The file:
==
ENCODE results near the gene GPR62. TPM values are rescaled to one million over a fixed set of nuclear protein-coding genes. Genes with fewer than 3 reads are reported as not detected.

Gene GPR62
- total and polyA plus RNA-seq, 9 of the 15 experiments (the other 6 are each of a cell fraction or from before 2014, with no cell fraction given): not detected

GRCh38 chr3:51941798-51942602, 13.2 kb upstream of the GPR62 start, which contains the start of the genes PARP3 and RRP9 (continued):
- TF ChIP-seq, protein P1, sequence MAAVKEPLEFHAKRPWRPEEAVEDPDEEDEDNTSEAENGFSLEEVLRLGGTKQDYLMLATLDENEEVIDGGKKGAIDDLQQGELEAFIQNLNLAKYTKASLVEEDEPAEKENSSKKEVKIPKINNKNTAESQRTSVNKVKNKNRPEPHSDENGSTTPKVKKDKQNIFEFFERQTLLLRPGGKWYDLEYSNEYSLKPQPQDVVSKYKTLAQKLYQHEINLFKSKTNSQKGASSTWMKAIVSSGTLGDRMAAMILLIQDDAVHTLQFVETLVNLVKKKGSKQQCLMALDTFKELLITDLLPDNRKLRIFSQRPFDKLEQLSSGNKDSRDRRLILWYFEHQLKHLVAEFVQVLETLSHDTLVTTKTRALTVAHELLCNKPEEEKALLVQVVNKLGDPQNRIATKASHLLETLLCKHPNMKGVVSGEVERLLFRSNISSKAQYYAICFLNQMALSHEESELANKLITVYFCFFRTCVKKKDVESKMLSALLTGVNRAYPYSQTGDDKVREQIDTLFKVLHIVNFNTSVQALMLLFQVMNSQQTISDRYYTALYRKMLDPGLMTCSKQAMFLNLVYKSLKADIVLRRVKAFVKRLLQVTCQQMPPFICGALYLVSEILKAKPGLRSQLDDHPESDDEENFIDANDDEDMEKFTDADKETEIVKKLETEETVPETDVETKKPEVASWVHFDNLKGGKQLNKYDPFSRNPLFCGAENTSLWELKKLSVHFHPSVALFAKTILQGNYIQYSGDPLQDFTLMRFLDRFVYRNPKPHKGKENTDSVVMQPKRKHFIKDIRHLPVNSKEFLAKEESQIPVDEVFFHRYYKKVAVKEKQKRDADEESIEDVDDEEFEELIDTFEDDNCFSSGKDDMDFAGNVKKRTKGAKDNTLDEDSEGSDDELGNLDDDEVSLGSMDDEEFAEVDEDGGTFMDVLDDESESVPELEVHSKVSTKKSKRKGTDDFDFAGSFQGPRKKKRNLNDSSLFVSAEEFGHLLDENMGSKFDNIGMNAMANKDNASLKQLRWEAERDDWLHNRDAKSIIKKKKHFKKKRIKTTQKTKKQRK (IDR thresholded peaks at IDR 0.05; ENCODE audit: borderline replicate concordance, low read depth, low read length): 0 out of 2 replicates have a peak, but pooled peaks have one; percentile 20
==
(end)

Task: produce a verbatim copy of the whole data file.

ENCODE results near the gene GPR62. TPM values are rescaled to one million over a fixed set of nuclear protein-coding genes. Genes with fewer than 3 reads are reported as not detected.

Gene GPR62
- total and polyA plus RNA-seq, 9 of the 15 experiments (the other 6 are each of a cell fraction or from before 2014, with no cell fraction given): not detected

GRCh38 chr3:51941798-51942602, 13.2 kb upstream of the GPR62 start, which contains the start of the genes PARP3 and RRP9 (continued):
- TF ChIP-seq, protein P1, sequence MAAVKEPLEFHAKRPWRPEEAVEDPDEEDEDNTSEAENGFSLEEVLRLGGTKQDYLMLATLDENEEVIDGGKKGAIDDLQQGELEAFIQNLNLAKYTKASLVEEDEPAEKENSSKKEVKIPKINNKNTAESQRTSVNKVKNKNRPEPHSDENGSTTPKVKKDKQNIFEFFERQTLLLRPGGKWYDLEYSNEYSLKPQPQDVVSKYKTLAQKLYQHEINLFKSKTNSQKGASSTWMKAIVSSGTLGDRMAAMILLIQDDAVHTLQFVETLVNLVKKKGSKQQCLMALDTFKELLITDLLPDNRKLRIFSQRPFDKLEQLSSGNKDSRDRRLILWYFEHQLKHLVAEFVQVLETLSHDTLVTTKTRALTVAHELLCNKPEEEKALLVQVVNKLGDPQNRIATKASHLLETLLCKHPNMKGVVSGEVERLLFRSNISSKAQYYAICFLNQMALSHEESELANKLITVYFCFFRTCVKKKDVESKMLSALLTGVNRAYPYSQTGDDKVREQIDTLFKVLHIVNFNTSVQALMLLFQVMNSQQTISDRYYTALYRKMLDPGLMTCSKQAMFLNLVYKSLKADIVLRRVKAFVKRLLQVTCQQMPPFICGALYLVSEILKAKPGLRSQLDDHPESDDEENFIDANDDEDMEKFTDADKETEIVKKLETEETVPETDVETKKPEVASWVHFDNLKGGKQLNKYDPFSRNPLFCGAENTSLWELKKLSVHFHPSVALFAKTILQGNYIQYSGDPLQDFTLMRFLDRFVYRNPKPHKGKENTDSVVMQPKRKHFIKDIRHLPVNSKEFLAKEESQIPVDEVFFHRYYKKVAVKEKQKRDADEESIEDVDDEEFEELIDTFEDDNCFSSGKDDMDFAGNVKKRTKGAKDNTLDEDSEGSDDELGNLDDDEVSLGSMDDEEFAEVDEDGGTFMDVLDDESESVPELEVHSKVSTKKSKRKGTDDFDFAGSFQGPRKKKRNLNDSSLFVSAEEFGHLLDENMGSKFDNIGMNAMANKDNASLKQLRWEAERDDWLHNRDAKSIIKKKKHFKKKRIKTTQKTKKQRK (IDR thresholded peaks at IDR 0.05; ENCODE audit: borderline replicate concordance, low read depth, low read length): 0 out of 2 replicates have a peak, but pooled peaks have one; percentile 20